Bernard J. Berry

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Bernard J. Berry
33rd Mayor of Jersey City
In office
December 15, 1953 – May 21, 1957[1]
Preceded by John V. Kenny
Succeeded by Charles S. Witkowski
Personal details
Born (1913-07-03)July 3, 1913
Jersey City, New Jersey
Died January 6, 1963(1963-01-06) (aged 49)
Jersey City, New Jersey
Political party Democratic
Spouse(s) Cecila Mulvoy (1911-1996) ()
Children Bernard J. Jr., Nancy, Eileen, Marie, Kathy
Residence Jersey City, New Jersey

Bernard J. Berry (July 3, 1913 – January 6, 1963) was an American Democratic Party politician who served as the 33rd mayor of Jersey City, New Jersey from 1953 to 1957. He took office following the resignation of John V. Kenny.[2]


He was born on July 3, 1913.

Berry achieved a level of notoriety for having banned both rock and roll music as well as an "obscene" film from Jersey City during his tenure. Berry banned the film The Moon Is Blue from being shown for being "indecent and obscene"[3] and refused to allow Bill Haley and the Comets to play a concert at municipally-owned Roosevelt Stadium.[4] The latter act is believed to have inspired Haley to write the first protest song in rock and roll, "Teenager's Mother," which included the lyrics "Are you right? Did you forget too soon? How much you liked to do the Charleston?"[5]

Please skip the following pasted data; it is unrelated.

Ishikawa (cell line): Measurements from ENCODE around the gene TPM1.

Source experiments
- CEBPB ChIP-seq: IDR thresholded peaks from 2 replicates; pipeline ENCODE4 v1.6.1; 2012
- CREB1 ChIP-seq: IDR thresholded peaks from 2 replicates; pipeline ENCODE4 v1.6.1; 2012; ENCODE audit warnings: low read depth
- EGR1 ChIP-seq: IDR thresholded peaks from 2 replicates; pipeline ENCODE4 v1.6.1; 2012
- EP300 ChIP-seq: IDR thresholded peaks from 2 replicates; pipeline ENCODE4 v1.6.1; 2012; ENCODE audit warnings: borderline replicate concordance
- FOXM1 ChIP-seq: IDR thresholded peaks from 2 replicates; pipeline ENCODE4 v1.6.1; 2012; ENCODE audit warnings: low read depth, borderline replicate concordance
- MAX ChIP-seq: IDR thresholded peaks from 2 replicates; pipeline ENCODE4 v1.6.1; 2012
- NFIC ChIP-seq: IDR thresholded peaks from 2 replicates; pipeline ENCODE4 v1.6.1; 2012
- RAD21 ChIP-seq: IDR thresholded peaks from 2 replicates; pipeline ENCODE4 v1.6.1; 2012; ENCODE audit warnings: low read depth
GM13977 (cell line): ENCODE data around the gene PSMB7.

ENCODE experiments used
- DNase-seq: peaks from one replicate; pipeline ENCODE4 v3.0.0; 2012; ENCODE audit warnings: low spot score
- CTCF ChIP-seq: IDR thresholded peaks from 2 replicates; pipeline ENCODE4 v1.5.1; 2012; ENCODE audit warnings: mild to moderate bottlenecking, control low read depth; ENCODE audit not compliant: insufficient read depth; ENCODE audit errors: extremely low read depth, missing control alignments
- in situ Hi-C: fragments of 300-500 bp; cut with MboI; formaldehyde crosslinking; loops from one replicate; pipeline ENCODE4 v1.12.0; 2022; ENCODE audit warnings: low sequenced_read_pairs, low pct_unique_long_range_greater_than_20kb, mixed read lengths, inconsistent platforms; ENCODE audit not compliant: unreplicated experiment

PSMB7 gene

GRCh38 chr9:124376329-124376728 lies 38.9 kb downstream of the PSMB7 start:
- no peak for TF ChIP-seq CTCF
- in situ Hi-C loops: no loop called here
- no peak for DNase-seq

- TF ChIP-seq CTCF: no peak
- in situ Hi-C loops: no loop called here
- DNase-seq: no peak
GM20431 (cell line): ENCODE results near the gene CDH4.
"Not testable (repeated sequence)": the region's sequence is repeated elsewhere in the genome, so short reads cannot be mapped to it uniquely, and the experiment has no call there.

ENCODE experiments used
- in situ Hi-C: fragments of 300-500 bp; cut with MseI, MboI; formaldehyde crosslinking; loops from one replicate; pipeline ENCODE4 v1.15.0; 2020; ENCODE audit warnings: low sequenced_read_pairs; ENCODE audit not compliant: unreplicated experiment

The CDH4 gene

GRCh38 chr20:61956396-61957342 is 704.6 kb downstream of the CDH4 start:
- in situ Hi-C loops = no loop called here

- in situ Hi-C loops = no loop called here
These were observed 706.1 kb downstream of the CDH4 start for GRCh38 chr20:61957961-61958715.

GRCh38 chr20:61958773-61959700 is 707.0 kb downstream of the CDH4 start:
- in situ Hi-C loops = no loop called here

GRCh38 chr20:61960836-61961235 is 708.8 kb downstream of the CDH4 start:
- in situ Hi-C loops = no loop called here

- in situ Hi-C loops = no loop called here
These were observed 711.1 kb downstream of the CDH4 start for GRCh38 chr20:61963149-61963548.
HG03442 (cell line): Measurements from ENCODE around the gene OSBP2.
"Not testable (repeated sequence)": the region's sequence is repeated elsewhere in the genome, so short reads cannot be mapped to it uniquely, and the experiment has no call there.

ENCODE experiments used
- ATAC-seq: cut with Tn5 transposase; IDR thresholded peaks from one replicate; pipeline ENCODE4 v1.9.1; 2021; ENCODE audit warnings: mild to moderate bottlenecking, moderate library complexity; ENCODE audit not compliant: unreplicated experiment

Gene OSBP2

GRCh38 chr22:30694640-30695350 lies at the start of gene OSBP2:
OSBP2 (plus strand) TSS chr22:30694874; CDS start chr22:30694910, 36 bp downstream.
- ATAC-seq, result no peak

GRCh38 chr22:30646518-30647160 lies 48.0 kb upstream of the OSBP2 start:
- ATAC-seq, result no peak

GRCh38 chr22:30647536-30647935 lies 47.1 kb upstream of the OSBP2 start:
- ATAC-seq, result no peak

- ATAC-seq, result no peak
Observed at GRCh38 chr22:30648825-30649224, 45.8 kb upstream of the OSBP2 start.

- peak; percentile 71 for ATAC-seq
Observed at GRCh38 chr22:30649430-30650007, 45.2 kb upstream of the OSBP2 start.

In 1956, after the 1954 closing of the US immigration station, Berry commandeered a US Coast Guard cutter and led a contingent of New Jersey officials on an expedition to claim Ellis Island.[6]

He died on January 6, 1963.


  1. ^ "Jersey City Official Sworn In Among Jeers". Sarasota Journal. May 22, 1957. p. 9. 
  2. ^ "Kenny Keeps His Word, Resigns as Mayor; Hague Foe, in Ill Health for a Year, Held Office Since '49 -- Succeeded by Berry". The New York Times. December 16, 1953. p. 38. 
  3. ^ "Jersey Judge Sees 'The Moon is Blue'; Superior Court Jurist Says He Will Give Decision Today on Film Seized as 'Indecent'". The New York Times. October 16, 1953. p. 33. 
  4. ^ Altschuler, Glenn (2003). All Shook Up: How Rock 'n' Roll Changed America. New York City: Oxford University Press. p. 4. ISBN 0-19-513943-7. 
  5. ^ Dinnisoff, R. Serge (1991). Risky Business: Rock in Film. New Brunswick, New Jersey: Transaction Publishers. p. 33. ISBN 0-88738-843-4. 
  6. ^ Logan, Andy; McCarten, John (January 14, 1956). "Invasion from Jersey". The New Yorker. Retrieved 2011-02-14. 

External links[edit]

  • [1] Bernard Berry at